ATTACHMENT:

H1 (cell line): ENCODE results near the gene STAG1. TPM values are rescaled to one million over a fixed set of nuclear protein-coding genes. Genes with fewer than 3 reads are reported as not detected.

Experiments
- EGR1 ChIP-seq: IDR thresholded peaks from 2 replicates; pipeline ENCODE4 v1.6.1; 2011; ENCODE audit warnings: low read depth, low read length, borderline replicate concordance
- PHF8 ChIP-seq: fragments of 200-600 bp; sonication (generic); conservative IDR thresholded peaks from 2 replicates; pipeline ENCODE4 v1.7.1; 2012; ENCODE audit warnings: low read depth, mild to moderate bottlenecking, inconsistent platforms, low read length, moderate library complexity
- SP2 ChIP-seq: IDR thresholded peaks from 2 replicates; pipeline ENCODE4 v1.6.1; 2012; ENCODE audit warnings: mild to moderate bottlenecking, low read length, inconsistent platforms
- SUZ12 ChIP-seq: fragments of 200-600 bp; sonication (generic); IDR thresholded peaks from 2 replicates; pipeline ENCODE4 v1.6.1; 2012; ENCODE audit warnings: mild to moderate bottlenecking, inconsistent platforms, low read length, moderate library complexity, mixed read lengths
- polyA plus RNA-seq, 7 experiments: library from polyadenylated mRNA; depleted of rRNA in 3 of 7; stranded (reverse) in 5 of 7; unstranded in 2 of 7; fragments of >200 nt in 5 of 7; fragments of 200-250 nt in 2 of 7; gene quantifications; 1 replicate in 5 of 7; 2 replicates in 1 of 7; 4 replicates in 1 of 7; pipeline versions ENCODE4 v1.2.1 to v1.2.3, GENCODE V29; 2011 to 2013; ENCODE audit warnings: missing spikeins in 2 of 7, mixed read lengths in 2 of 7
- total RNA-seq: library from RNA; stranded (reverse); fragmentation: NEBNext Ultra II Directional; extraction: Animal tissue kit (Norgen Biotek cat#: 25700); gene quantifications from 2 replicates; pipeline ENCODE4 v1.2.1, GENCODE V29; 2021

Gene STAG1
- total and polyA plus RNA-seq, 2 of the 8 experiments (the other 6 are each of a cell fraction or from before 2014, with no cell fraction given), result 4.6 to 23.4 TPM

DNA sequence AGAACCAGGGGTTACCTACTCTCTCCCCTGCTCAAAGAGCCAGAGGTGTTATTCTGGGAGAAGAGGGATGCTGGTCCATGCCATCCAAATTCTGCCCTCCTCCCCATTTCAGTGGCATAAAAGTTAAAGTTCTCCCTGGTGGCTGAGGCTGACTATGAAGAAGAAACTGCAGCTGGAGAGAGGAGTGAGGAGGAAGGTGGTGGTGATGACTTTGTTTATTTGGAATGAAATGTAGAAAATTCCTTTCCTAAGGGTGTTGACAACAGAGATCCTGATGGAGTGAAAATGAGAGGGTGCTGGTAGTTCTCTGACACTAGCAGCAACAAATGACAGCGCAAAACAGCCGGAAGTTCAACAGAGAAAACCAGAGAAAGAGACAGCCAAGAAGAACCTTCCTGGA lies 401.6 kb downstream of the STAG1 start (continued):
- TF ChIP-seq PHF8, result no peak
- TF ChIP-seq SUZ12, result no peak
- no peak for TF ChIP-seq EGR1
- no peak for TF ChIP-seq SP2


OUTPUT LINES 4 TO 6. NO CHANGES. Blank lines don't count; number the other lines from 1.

- PHF8 ChIP-seq: fragments of 200-600 bp; sonication (generic); conservative IDR thresholded peaks from 2 replicates; pipeline ENCODE4 v1.7.1; 2012; ENCODE audit warnings: low read depth, mild to moderate bottlenecking, inconsistent platforms, low read length, moderate library complexity
- SP2 ChIP-seq: IDR thresholded peaks from 2 replicates; pipeline ENCODE4 v1.6.1; 2012; ENCODE audit warnings: mild to moderate bottlenecking, low read length, inconsistent platforms
- SUZ12 ChIP-seq: fragments of 200-600 bp; sonication (generic); IDR thresholded peaks from 2 replicates; pipeline ENCODE4 v1.6.1; 2012; ENCODE audit warnings: mild to moderate bottlenecking, inconsistent platforms, low read length, moderate library complexity, mixed read lengths